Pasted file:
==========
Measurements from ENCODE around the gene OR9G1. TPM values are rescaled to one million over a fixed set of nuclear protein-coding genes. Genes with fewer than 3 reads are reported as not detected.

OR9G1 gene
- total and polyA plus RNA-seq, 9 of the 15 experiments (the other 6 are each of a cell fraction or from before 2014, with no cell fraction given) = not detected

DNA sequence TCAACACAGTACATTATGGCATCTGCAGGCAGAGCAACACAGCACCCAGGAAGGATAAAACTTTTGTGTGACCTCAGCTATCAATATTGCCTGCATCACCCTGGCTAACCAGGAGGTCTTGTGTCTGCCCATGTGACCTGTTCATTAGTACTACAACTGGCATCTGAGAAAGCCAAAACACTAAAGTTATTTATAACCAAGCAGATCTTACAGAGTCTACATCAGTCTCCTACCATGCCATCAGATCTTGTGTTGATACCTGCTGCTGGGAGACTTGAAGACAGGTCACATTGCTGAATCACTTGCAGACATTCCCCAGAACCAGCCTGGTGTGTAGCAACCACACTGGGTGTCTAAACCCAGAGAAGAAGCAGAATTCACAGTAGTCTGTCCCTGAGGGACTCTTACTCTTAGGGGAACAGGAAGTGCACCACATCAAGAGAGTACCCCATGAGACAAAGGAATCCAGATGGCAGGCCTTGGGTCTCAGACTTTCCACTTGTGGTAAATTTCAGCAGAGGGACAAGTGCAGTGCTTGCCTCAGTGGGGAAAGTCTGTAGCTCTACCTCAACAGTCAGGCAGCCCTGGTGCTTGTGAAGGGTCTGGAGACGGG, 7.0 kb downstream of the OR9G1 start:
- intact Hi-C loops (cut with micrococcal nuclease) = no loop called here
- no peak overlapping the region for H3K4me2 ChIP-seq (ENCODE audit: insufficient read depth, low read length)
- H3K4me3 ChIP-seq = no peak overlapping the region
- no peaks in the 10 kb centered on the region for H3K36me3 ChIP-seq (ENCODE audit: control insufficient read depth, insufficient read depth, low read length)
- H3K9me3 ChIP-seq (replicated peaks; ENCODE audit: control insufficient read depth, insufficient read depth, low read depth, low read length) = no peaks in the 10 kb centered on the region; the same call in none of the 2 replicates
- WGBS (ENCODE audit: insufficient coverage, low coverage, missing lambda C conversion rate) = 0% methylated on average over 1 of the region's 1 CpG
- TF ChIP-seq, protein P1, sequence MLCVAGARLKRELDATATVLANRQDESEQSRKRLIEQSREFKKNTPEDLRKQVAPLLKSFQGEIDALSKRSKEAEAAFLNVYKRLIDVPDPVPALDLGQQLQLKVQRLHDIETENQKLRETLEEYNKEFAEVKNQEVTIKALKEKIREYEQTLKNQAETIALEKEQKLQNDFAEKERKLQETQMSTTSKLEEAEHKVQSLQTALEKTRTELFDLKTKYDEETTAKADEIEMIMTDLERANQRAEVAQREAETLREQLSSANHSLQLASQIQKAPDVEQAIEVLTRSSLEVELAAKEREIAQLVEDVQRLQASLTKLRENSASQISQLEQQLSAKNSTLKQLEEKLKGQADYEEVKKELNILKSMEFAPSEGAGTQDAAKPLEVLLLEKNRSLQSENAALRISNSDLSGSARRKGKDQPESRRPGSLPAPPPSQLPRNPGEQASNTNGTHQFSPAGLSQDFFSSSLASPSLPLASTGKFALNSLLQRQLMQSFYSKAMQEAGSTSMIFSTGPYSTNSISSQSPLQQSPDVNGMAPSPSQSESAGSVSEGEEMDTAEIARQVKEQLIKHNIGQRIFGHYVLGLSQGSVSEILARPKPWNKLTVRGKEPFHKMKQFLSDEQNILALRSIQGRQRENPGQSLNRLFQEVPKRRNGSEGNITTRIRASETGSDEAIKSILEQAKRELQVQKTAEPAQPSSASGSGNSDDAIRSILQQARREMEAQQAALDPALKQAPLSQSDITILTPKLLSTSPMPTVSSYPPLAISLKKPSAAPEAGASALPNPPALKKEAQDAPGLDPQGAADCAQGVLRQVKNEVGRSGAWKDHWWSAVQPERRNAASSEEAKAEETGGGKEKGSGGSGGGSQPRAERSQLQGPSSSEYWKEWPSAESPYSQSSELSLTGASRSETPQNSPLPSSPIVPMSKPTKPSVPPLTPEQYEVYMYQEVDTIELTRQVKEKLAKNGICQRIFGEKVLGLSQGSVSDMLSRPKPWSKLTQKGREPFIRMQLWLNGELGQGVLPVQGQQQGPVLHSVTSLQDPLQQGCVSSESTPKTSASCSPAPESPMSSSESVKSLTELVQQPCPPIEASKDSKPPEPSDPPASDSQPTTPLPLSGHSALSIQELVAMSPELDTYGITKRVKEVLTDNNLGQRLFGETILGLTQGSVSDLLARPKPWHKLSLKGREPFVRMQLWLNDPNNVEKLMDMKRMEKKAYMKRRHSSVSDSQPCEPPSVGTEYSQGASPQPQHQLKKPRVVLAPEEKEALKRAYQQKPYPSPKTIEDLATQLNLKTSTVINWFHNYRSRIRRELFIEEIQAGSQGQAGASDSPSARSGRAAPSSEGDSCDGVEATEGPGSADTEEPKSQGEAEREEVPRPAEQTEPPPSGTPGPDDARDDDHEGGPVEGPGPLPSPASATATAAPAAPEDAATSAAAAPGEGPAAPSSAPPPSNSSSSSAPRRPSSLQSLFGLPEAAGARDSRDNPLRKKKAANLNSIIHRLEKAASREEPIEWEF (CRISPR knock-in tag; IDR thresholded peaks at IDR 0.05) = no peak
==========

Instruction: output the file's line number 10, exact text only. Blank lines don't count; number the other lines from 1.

- WGBS (ENCODE audit: insufficient coverage, low coverage, missing lambda C conversion rate) = 0% methylated on average over 1 of the region's 1 CpG